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US recession could drag oil to $70: Petroleum Secretary

business Updated: Jan 24, 2008 12:02 IST
Santosh Menon
Santosh Menon
Reuters
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A major recession in the United States could drag oil prices down by at least 20 per cent and strong oil demand growth in China, India and the Middle East will not be able to make up the demand shortfall, Petroleum Secretary MS Srinivasan said on Wednesday.

"If there is a serious economic recession, prices could tumble to $70," Srinivasan told Reuters in an interview.

Srinivasan, the senior-most official in India's petroleum and natural gas ministry, said expectations in some quarters that oil demand will hold up despite a US recession because of demand growth in Asia and the Middle East were far-fetched.

"A US demand recession will have a huge impact on overall crude demand. Suppose US demand falls by 10 per cent, any serious recession will impact demand by at least 10 per cent, it will be a huge impact on the overall crude surplus availability and the slack availability," he said.

Srinivasan said the United States consumed around 28 percent of all the oil produced in the world and a 10 per cent fall in demand there would equal all of India's current consumption at three per cent of global demand.

"Any marginal disruption there could upset the global oil market much more than any significant increase in our consumption. China is about 8 to 9 per cent of global demand and both (India and China) put together, we are far less than the US," he said.

Oil prices, which hovered around $87 a barrel on Wednesday after crossing $100 earlier this month, will come down by at least 20 per cent in the event of a recession and may force the Organization of the Petroleum Exporting Countries to cut back production, Srinivasan said.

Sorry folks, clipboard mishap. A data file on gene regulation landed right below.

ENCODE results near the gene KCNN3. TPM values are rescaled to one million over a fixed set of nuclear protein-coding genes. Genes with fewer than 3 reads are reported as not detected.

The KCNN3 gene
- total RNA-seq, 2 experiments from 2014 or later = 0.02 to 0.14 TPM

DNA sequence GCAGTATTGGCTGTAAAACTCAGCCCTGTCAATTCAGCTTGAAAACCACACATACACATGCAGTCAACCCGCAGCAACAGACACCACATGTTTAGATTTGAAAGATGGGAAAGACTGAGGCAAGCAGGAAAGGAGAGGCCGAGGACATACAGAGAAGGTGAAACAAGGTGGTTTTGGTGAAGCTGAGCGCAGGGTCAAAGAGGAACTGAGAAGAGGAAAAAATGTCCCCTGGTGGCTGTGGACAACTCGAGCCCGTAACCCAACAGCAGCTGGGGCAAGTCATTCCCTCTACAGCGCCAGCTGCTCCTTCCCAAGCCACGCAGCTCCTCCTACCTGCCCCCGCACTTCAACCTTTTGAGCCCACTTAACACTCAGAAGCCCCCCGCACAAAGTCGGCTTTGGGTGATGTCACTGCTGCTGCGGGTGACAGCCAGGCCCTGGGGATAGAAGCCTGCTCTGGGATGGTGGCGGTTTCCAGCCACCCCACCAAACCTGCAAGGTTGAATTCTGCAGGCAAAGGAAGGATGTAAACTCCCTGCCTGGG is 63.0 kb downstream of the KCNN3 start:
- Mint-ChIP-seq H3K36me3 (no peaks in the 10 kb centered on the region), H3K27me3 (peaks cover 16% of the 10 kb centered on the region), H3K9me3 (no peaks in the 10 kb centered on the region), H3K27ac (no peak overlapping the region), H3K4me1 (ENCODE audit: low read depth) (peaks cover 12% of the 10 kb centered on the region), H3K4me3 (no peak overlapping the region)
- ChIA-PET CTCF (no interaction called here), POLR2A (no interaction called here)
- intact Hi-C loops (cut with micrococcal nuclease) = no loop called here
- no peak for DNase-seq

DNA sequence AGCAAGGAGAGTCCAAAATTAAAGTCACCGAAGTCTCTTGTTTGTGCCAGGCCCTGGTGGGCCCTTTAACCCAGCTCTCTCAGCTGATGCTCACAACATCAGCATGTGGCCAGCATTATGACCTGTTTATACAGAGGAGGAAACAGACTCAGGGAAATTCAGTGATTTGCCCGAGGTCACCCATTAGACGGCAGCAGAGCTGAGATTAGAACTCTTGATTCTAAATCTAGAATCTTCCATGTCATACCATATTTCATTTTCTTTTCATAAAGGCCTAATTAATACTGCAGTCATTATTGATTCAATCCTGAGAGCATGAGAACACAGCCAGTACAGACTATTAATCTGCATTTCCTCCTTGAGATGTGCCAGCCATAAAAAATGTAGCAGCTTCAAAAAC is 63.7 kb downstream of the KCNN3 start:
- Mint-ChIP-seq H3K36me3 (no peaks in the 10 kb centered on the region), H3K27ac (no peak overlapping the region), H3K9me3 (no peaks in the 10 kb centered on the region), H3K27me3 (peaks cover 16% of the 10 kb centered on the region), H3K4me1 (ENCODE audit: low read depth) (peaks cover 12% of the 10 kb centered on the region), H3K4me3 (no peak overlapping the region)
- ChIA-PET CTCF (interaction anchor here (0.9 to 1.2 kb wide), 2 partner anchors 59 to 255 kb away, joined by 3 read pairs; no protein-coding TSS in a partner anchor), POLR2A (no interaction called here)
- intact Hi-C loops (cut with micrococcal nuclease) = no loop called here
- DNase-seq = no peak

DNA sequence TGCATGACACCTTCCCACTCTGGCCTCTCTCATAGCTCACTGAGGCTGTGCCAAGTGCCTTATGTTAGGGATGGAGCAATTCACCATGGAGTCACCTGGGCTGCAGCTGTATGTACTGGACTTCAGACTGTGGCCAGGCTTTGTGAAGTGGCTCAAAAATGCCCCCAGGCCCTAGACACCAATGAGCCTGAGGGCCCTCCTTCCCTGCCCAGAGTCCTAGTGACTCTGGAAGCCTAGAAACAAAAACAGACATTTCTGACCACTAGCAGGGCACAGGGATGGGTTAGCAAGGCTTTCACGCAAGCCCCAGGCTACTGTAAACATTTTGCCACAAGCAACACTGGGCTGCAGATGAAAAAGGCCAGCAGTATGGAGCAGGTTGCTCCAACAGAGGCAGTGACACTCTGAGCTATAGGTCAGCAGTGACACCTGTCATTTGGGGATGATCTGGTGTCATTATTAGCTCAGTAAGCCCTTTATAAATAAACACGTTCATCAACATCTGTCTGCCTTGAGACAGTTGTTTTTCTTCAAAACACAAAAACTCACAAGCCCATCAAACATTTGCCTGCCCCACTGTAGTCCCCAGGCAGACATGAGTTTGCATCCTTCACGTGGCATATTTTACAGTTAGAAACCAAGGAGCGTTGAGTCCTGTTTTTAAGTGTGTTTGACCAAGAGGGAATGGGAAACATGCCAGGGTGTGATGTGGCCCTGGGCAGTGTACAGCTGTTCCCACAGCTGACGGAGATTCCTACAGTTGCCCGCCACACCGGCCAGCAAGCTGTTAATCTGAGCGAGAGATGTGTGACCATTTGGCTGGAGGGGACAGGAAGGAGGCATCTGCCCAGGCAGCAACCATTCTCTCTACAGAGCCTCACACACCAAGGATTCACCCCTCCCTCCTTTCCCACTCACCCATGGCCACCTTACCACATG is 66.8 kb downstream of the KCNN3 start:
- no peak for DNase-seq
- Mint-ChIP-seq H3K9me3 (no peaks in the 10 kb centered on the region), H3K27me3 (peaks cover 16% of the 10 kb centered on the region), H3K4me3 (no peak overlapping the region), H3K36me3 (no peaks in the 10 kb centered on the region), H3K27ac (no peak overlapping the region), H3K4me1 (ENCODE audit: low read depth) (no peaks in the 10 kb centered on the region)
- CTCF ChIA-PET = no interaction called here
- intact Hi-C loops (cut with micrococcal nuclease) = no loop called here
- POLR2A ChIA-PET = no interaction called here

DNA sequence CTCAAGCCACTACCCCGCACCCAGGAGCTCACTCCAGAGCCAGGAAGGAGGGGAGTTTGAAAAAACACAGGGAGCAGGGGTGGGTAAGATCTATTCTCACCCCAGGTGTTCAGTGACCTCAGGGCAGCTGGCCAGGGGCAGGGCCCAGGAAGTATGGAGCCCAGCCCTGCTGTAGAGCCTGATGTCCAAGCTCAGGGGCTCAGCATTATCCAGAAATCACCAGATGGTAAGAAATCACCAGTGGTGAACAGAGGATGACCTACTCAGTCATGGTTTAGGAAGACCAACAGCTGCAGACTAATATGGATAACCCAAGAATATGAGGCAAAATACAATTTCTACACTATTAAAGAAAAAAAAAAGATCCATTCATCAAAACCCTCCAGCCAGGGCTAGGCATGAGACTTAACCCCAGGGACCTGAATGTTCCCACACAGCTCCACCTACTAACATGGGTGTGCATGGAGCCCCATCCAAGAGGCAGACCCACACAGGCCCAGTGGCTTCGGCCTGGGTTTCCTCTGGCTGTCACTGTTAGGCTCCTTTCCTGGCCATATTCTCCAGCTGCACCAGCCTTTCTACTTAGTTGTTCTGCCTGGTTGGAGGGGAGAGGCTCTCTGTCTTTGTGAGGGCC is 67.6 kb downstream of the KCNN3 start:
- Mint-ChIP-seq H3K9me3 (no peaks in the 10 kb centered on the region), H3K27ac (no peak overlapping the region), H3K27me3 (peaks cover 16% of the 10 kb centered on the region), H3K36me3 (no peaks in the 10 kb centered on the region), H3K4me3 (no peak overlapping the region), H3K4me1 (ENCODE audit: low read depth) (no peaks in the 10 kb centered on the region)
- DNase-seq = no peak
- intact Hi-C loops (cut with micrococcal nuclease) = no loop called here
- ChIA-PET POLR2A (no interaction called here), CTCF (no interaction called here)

"Otherwise, prices could tumble more than 20 per cent," he said.

Speculators

Srinivasan said the rally in oil prices of the past few months was not caused by any supply problems and echoed OPEC's assertion that speculation by hedge funds had driven prices higher.

This is a rare view coming from an oil consumer, most of whom, notably the United States, have repeatedly pressed OPEC to raise output.

"It's not a demand-supply mismatch. Demand has not really shot up beyond control. Supply is available in adequate quantities. Other factors such as weakening of the US dollar and speculation by hedge funds is responsible for the oil price rise," he said.

"More and more money is going into speculation of energy. If speculation were to be curbed, limiting the volumes of trade to actual producers and users, prices should show a decline of $20," he added.

The official said India was looking to reduce its reliance on Middle Eastern crude in the coming years from around 60 per cent of all imports to slightly less than half over the next four years.

The country imports nearly three quarters of its crude oil requirements each year, but is a significant exporter of refined products in Asia and poised to grow bigger with a major expansion in refining capacity coming on stream.

Srinivasan said India hoped to source crude oil from as far as Latin America in two years and was awaiting additions to handling capacity at some key ports to handle very large oil tankers.

"Distance is so large (between India and Latin America) that we have to get viable volumes. Otherwise transportation costs will eat up a lot of what we will save," he said.

He forecast India's surplus refining capacity to rise to between 90-94 million tonnes per annum, or about 1.8 million barrels a day, by March 2012 from around 36 million tonnes now.

India's oil and gas demand was likely to grow by 6 per cent annually, with demand for petroleum products expected to rise 4.5 per cent a year, he said.